Skip to comments.CA: Pay to play - Pols hang 'for sale' sign on pension funds (CalSTRS)
Posted on 09/18/2006 9:58:47 PM PDT by NormsRevenge
Even as it tackled a long-term $20 billion gap in funding for the state's school employees, the California State Teachers' Retirement Board found time at its meeting last week to plug another hole: the millions of dollars that firms which handle, or want to handle, pension fund investments have donated to board trustees who are also elected officers.
The state treasurer, the controller and the superintendent of public instruction, each of whom by virtue of the office sits as a CalSTRS trustee, all run for election or re-election statewide. That takes money. If they decide to run for higher statewide office, that takes even more money.
Both state Treasurer Phil Angelides and Controller Steve Westly decided to run for the Democratic nomination for governor this year. Both have taken big campaign donations from firms with contracts with CalSTRS. But absent news reports, who was to know? State campaign finance law on disclosure of such donations, CalSTRS' attorney says, exempts constitutional officers on the CalSTRS' board.
That's a setup for pay to play arrangements that offend ethicists and the next 10 people off any trolley. Fortunately, CalSTRS' trustees are moving to cap its contractors' campaign donations to any board member at $250. Because the governor appoints five board members, CalSTRS also will similarly cap its contractors' donations to the governor and gubernatorial candidates. Capping such donations, it hopes, will satisfy the courts' known opposition to an outright ban.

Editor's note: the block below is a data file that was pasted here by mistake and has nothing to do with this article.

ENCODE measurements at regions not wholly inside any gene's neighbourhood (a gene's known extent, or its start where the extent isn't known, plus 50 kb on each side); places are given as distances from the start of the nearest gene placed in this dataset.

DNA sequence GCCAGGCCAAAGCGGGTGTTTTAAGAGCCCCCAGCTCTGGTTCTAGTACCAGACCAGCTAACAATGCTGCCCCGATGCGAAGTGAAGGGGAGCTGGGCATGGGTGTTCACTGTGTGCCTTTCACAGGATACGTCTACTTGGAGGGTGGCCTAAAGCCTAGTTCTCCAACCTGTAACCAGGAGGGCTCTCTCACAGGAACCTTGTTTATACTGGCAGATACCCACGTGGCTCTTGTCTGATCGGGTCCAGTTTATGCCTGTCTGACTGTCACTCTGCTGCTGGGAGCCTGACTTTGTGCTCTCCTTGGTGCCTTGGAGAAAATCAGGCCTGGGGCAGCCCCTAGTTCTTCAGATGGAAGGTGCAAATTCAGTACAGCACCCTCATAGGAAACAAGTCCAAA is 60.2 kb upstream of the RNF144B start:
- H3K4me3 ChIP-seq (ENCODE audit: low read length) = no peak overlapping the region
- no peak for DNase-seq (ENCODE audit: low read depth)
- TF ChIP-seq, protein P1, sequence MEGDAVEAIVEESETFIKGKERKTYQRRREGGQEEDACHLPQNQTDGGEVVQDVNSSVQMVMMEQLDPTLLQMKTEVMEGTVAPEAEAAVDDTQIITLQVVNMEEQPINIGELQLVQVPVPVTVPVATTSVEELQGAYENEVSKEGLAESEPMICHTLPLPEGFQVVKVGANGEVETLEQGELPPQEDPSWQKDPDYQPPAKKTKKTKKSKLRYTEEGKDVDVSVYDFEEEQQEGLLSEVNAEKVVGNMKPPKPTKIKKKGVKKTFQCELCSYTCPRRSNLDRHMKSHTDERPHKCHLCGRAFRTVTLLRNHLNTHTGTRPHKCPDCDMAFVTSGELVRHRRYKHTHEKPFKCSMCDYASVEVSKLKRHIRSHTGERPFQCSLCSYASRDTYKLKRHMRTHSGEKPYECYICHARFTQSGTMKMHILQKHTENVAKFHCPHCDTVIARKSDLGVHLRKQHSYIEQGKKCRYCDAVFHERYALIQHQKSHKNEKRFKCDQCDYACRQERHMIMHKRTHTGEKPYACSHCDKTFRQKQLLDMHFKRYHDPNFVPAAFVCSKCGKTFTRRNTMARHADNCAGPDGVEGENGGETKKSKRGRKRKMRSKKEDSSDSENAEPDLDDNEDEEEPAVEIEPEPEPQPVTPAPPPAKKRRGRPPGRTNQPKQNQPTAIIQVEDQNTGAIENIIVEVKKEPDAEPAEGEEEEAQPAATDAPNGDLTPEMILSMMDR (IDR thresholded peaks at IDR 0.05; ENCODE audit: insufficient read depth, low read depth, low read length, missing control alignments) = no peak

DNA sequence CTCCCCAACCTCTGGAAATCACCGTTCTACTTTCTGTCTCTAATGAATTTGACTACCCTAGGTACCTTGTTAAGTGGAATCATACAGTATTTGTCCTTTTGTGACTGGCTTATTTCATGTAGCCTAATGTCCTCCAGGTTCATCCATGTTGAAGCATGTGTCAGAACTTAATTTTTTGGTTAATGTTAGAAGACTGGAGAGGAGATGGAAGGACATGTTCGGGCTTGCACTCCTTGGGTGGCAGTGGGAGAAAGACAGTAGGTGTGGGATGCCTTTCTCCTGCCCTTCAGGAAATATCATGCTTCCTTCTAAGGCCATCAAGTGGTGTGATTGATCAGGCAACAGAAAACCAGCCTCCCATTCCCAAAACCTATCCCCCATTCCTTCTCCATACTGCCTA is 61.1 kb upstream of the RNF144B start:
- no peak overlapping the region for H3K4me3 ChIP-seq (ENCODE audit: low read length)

While CalSTRS, the nation's second-largest public pension fund, moves to halt this invitation to political back-scratching, the separate California Public Employees Retirement System, the nation's largest public pension fund with the same constitutional officers on its board, moves to hide it.
Earlier this year, CalPERS committed more than $23 million in pension funds to the venture capital firm International Technology University, then later reneged. Earlier this year, ITU officials and several firms it helped start up contributed to Westly's primary campaign. Now, CalPERS refuses to disclose documents about its dealings with ITU, documents that the Los Angeles Times says refer to campaign contributions.
CalPERS' rationale: State law prohibits disclosing confidential materials that firms such as ITU deem critical to their business.
Not so, says the legislator who wrote that confidentiality law. It is intended, he says, to prevent the disclosure of firms' trade secrets to their competitors.
He had better be right. Otherwise, state confidentiality law and state campaign finance law enable retirement system vendors to make hefty campaign contributions to retirement system board members without disclosure by either donors or donees. The Legislature can hang a for sale sign on the boardroom doors. Or it can make disclosure laws clearly apply everywhere they should.
sure, let the "little" and unimportant people fend for themselves.....
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